informal opportunities provided by the school. ; The intensity of participation. In some countries, teachers participate in a handful of days each year, whereas Korea offers 30 days of professional development annually. ; Equity issues raised by the partici- pation of various groups within coun- tries. For example, older teachers tend
to be underrepresented, and within-country variation in participation rates
between younger and older teachers is
large, most notably in Korea, Spain,
Italy, Poland, and Mexico.
; The type of professional development activities.
Survey data show that teachers’
participation in professional development goes hand in hand with their
mastery of a wider array of pedagogical
methods. However, school systems need
to do a better job of matching the costs
and benefits of programs as well as
responding to teachers’ specific professional development needs. Relatively
few teachers participate in two kinds of
programs they find most beneficial—
namely, qualification programs and individual and collaborative research.
Conversely, the types of activities
teachers consider less effective—such as
one-time education conferences and
seminars—show comparatively high
participation rates (see fig. 1).
Nearly one-half of respondents
reported that the most common
obstacle to engaging in professional
development is conflict with their work
schedule. Almost as many cite the lack
of suitable professional development,
which is the main obstacle noted in the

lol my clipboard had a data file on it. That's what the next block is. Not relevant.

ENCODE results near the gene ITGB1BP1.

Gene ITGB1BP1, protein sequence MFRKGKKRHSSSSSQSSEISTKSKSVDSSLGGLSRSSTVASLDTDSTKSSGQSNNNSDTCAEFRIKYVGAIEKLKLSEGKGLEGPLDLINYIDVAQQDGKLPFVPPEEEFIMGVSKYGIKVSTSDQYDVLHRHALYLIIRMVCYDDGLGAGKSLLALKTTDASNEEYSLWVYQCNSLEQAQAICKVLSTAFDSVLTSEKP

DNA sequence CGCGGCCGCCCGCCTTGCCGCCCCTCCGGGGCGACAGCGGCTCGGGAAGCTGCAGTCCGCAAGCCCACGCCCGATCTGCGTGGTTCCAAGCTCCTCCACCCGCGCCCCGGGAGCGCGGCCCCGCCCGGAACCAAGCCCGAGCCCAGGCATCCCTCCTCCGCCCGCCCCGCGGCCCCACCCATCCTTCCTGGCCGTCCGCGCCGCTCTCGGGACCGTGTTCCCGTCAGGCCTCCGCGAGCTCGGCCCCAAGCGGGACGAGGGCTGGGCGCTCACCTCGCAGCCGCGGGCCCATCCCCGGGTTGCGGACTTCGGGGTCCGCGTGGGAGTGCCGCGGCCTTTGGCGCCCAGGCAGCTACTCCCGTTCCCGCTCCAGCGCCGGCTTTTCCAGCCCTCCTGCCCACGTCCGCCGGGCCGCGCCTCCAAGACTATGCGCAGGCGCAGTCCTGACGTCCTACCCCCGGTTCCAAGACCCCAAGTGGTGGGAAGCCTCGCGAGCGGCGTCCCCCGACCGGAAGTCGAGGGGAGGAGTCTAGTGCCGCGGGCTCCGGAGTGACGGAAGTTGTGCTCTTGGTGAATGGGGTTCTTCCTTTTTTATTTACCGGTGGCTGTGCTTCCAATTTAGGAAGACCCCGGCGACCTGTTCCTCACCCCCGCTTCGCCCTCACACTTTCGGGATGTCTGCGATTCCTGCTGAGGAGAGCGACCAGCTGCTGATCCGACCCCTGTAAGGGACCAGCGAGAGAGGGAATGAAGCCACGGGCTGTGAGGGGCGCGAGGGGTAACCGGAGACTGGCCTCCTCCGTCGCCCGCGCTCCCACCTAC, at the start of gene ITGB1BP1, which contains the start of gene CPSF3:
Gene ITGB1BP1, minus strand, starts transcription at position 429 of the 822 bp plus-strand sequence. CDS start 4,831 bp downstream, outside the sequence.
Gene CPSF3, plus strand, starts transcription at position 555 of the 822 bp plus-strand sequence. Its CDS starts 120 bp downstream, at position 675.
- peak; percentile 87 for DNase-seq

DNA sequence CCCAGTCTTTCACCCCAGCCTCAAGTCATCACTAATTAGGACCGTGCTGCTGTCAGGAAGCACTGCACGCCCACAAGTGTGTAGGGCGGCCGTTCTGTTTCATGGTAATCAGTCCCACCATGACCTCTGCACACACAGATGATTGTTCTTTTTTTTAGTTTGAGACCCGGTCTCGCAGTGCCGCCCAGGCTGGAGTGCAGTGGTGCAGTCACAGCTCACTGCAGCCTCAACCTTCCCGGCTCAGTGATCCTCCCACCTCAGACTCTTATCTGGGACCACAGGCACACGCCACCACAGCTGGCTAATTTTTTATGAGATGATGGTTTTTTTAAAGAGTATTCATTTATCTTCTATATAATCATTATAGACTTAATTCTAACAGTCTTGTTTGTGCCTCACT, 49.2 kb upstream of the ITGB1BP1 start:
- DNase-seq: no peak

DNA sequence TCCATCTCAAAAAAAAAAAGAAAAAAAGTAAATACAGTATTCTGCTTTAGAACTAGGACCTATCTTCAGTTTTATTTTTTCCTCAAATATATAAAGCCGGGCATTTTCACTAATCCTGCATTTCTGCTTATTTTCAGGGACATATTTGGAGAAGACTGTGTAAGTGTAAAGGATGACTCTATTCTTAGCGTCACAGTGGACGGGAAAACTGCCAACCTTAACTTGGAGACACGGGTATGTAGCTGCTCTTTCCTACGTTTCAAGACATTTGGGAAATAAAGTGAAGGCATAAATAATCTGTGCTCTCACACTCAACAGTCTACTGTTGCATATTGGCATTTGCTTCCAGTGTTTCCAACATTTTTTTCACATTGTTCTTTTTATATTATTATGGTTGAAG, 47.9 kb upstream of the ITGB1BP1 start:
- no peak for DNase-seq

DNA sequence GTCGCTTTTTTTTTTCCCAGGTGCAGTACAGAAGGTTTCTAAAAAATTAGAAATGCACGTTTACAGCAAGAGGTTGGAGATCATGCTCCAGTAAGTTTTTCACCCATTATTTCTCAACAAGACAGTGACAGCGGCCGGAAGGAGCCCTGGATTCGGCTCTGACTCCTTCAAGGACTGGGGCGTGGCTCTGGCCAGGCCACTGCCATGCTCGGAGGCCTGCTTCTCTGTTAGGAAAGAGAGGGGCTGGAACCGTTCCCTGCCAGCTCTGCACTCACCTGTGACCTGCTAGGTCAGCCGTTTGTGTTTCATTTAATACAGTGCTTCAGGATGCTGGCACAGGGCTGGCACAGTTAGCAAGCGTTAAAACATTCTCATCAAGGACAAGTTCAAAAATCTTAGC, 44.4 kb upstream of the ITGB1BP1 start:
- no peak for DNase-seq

three countries in which participation in
professional development is lowest—
Denmark, the Slovak Republic, and
Quite consistently across countries,
teachers reported the greatest need for
professional development in three areas:
dealing with differences in student
learning styles and backgrounds, effectively using information and communication technologies, and improving
student behavior. This finding provides
clear directions on where future professional development efforts should focus.
That a sizeable proportion of teachers
underwrite the cost for their professional development is evidence that
many teachers are willing to contribute
their share to advancing their careers. In
fact, teachers who paid for their own
FIGURE 1. Valued Professional Development vs. Actual Participation
; Teachers reporting moderate or high level of impact ; Teachers participating in professional development
Data from the OECD survey show a discrepancy between the kinds of professional development activities teachers believe
have high impact (indicated in blue) and the kinds of activities they actually engage in (indicated in tan).
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